Culture & Heritage

The lively history of the Lower North Shore coupled with its remoteness has resulted in a unique local culture that is expressed in language, craft and daily life.

The lively history of the Lower North Shore coupled with its remoteness has resulted in a unique local culture that is expressed in language, craft and daily life. Some 5,000 Coasters live in 14 different villages, many not linked by road. Livelihoods once revolved around harvesting cod and seals, and many people still fish, trap and hunt seal for a living. Of Innu, Inuit, Québécois, Acadian, Newfoundland, British and Jersey origin, today’s local residents speak Innu, French or English, an unusual linguistic mix for the province of Quebec. Culinary traditions reflect these many influences, while making use of local wildberries, game and fish. In the quaint fishing villages of the Lower North Shore, colourful wooden houses perched on rocky outcroppings call to mind Newfoundland fishing outport architecture.


There are two Aboriginal communities on the Lower North Shore: the village of Pakua Shipi and the Unamen Shipu reserve. Residents of both communities belong to the Innu nation. Although the words Innu and Inuit sound similar, they actually refer to two distinct groups of people. The Innu speak Innu-aiman, a language belonging to the Algonkian linguistic family. When the French first arrived to the Lower North Shore, they referred to its inhabitants as Montagnais, or mountaineers, after the rugged landscape where they lived. Today, Innu is the preferred and commonly used name. It means “human being.” The Inuit, called Eskimos by early European explorers, represent a later movement of people in Canada. Although the Lower North Shore bears intriguing traces of Inuit presence, there is no modern Inuit community in the region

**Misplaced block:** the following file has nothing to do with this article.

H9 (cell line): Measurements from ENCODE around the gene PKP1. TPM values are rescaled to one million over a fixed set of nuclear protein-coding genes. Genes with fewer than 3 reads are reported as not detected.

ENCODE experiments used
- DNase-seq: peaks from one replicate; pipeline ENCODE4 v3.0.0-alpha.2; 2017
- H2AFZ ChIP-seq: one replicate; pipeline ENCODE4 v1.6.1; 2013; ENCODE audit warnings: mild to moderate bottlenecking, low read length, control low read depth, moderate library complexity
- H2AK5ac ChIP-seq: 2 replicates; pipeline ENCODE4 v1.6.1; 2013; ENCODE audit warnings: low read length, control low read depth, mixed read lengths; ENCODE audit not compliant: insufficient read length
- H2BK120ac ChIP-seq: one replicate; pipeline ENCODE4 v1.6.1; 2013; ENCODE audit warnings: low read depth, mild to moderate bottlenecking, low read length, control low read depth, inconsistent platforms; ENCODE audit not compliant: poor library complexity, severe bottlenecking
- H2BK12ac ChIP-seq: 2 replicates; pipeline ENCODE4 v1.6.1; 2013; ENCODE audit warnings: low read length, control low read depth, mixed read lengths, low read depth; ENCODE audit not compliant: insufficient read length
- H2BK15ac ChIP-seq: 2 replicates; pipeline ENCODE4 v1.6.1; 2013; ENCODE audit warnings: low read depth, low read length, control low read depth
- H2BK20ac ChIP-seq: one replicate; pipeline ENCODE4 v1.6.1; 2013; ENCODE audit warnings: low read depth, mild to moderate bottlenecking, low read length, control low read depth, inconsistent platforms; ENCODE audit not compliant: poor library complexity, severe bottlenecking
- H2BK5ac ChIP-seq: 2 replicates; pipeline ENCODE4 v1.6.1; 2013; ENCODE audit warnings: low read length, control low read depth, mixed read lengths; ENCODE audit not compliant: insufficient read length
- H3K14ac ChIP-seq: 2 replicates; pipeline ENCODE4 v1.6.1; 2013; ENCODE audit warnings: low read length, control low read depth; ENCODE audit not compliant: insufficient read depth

The Innu and the Inuit devised ingenious inventions for living on the land. These included snowshoes, kayaks, canoes, dog sleds and toboggans, objects that were crucial to human existence in the region.


French and English pioneers adopted the spirit and techniques of self-reliance from the Innu, known for their handmade birchbark canoes. Many residents all along the Coast still build their own houses, wharves, boats, furniture, dogsleds, and snowshoes. A few women still make sealskin boots, mittens, hats, quilts, and hooked mats. In the early 1900s, the famous medical Grenfell Mission worked with local women to raise the resourceful hooked mat tradition to a world-renowned art form. Today, residents preserve these skills by crafting homemade model boats, furniture, quilts, wall-hangings, mats, knitting, sealskin boots, moccasins and artwork. Craft shops and demonstration sites along the Lower North Shore showcase and sell these traditional objects.


Hospitality and solidarity continue to be key attributes of local culture, enabling families to adapt to the rugged and challenging geography.

Traditionally, entire households moved to offshore islands every summer to be near the fishing grounds. In winter, families retreated inland where they could hunt and cut wood for heating. It was once common to see people towing wooden houses behind boats in summer or across the ice in winter. Innu communities along the Lower North Shore were among the last in Canada to maintain a seasonal, nomadic lifestyle. They travelled upriver in August, spent winters inland, and returned every summer to fish.